Do you love dinosaurs? Who doesn't? But how did we find out dinosaurs even existed, given that they died out many millions of years ago?
Well, scientists found their bones, like the famous English paleontologist Mary Anning in the 1800s.
But we also see evidence for dinosaurs in giant footprints in places like the coast of Australia, Bolivia, or in even in Utah and Colorado in the United States.
Let's make some dinosaur footprints right here at home! In this month's 20 Minute Lab, we'll create a pretend dinosaur footprint trackway with common household ingredients. Then learn about how the real ones were formed over millions of years!
WHAT YOU'LL NEED
WHAT'S GOING ON?
A dinosaur footprint isn't a fossil in itself, because it's not an actual piece of the animal. It IS a fossil trace though, in other words, a clue that the animal existed and was active there.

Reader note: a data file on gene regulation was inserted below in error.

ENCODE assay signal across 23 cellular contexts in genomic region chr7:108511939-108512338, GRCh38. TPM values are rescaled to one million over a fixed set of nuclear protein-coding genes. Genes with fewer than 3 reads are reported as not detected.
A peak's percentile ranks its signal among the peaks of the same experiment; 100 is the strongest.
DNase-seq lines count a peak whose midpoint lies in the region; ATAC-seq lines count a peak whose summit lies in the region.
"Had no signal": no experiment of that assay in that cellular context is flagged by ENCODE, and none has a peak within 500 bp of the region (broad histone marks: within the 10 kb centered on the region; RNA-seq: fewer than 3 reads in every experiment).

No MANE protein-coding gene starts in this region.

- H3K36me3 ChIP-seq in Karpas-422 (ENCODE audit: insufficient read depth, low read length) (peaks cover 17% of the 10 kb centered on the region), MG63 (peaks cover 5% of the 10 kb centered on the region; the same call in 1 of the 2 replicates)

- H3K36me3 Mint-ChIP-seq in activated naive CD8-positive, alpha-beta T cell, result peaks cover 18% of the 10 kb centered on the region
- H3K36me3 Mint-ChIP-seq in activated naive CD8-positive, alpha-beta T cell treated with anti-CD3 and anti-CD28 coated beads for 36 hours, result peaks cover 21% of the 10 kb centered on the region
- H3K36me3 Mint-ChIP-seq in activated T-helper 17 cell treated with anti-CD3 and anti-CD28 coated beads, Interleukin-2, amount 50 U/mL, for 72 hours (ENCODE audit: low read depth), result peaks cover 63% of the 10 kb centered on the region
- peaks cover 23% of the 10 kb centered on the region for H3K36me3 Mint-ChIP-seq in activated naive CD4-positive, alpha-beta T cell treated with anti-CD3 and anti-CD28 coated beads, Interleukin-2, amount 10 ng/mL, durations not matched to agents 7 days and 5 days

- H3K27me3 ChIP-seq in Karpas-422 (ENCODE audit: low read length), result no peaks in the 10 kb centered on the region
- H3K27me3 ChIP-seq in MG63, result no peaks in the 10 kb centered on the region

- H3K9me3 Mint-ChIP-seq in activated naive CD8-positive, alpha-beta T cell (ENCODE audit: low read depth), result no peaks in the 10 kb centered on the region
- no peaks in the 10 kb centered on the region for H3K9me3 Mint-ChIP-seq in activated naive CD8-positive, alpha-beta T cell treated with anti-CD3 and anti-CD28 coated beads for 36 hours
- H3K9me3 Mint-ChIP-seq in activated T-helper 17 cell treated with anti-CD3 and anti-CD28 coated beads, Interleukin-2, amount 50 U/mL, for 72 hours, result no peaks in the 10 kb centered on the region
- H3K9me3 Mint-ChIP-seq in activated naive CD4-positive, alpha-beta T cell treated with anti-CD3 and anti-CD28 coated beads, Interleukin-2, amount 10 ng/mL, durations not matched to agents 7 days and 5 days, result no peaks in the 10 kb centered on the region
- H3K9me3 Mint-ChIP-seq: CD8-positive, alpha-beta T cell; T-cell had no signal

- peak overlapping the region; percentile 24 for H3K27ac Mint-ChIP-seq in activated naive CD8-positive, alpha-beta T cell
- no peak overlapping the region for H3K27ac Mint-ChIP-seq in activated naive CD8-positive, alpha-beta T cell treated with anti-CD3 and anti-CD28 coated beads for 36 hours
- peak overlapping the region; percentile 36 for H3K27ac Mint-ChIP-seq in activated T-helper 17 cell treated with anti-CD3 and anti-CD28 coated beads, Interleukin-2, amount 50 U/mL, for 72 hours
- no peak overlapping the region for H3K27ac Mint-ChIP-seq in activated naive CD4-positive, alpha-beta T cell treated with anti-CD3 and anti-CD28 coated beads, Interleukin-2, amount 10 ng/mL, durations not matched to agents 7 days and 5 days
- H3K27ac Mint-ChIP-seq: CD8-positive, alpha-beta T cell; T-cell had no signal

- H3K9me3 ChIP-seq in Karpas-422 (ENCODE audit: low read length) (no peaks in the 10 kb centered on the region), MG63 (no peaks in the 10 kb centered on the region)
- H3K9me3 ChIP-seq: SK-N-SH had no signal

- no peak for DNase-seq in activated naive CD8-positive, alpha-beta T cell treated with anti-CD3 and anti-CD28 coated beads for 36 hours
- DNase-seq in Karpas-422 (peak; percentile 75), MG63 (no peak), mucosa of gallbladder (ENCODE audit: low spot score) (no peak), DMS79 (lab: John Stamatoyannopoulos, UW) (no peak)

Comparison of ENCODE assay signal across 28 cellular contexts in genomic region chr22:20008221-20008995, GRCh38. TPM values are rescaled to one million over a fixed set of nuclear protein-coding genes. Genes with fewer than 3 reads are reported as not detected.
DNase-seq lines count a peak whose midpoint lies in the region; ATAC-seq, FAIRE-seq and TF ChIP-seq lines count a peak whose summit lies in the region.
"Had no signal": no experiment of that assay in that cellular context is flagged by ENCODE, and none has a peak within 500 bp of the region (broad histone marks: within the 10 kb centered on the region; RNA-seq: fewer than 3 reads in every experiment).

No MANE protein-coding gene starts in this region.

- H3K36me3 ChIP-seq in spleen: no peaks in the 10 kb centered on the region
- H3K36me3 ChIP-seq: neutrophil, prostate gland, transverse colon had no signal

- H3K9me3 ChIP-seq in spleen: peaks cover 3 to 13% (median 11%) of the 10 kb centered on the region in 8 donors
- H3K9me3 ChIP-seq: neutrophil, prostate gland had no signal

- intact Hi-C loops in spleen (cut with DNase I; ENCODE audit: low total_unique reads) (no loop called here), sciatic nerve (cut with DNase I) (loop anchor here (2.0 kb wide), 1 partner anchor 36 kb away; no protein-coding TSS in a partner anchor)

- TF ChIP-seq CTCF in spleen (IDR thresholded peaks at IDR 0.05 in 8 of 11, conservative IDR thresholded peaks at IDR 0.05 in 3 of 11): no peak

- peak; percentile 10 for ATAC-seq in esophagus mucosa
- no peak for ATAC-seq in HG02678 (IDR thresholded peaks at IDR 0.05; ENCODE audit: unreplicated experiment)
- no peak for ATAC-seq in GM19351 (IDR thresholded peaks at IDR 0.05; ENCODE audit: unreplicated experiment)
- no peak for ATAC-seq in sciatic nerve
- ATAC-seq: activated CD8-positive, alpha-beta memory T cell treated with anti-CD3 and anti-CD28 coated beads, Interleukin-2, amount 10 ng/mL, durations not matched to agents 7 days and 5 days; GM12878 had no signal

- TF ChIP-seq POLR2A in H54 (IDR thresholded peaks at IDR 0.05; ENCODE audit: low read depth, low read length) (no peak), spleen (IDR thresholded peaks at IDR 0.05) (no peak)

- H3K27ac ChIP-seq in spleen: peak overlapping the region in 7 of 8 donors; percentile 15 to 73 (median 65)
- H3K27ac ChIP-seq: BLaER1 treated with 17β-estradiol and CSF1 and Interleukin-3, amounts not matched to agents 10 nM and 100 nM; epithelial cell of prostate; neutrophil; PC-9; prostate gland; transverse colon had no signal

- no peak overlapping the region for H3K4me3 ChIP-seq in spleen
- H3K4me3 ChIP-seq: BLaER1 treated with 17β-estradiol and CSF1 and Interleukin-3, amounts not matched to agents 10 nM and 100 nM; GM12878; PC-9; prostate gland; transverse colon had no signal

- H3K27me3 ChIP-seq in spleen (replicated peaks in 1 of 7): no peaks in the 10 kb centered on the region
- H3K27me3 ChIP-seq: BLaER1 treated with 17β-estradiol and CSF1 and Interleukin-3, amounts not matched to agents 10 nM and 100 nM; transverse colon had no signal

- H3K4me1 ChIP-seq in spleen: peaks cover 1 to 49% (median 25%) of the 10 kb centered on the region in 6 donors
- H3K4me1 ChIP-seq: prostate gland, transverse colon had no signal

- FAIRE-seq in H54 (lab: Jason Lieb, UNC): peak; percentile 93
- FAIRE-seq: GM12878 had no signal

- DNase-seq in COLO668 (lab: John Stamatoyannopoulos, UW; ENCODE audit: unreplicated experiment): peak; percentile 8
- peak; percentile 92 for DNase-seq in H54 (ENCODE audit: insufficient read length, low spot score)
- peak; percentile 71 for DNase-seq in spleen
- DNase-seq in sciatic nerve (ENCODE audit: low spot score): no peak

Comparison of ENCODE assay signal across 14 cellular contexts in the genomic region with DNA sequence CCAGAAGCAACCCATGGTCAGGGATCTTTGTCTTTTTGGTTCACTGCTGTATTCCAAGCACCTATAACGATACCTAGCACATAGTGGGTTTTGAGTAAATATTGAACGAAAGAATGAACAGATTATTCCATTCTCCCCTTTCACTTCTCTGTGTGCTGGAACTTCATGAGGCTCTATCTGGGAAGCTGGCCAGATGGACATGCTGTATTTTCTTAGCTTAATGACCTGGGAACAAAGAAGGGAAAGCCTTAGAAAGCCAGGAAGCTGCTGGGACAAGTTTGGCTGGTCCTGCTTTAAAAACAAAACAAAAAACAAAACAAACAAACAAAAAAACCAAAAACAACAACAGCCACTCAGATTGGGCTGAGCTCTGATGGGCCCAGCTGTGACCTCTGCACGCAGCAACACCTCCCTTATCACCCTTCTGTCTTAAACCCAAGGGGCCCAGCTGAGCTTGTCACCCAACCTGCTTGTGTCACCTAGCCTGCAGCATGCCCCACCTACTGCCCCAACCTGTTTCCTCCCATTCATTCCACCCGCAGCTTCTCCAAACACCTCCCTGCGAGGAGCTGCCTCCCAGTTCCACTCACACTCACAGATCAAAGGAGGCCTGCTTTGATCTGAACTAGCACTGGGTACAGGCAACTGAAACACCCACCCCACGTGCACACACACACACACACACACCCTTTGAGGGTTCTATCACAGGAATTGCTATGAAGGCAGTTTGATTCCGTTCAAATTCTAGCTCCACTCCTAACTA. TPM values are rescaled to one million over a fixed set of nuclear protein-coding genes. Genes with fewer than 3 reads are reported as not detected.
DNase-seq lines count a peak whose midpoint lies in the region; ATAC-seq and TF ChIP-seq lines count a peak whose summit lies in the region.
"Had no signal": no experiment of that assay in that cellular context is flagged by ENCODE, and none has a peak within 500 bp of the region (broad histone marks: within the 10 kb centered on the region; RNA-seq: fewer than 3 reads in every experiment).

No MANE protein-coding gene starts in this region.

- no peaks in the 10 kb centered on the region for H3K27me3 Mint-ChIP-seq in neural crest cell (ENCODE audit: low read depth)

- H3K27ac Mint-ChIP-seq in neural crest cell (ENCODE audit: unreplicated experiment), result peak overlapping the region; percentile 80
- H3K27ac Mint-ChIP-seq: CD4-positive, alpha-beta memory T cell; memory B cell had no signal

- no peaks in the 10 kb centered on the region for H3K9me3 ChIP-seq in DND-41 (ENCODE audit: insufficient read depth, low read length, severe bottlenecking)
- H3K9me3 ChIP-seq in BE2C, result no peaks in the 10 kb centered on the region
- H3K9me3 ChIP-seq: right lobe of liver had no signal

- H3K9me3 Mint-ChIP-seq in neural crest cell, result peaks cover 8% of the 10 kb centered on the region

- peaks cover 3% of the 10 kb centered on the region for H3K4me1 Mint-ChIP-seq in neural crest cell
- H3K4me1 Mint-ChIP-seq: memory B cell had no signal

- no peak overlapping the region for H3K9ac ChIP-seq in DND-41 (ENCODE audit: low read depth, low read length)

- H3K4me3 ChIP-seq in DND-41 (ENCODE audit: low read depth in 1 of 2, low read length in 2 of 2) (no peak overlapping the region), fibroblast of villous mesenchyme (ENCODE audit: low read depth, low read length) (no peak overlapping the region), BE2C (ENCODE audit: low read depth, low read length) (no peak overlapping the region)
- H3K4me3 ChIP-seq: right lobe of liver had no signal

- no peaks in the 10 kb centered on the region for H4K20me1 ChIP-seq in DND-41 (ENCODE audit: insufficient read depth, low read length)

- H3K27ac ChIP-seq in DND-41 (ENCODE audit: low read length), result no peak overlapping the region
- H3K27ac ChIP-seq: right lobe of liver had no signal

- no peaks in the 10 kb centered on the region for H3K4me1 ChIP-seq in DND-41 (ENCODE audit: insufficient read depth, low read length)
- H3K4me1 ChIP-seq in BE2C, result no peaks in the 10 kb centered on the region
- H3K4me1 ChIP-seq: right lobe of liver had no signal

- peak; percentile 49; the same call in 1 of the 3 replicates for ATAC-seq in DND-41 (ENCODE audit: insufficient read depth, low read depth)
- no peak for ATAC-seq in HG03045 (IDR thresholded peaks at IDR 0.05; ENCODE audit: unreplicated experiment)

When you pressed your dinosaur toys (or other items) into your clay slab, you made an imprint, meaning you squished a shape into a surface. This is just what dinosaurs did simply by walking around, and like you might do walking on a muddy trail!
But why weren't dinosaur footprints just washed away with the rain? Well, many were, but sometimes, the mud had time to dry out. Sediment, which is tiny rocks and minerals that sink to the bottom of liquids, could then settle into and around the footprint over time.
This sediment itself can dry and turn into a hard layer. Many more layers can stack on top of this one from landslides or just more sediment settling, and over thousands and even millions of years, the footprint is hidden deep in the layers of the ground.
But the land is constantly changing - earthquakes, weather and other factors may end up breaking apart those layers, revealing the path of the dinosaurs for all to see!
You can pretend to hide your fossil in layers too. Try clay or sand to cover your footprint and then brush it away to reveal the prints!
For more exciting experiments, check out our Yellow Scope science kits on the Shop tab of our website!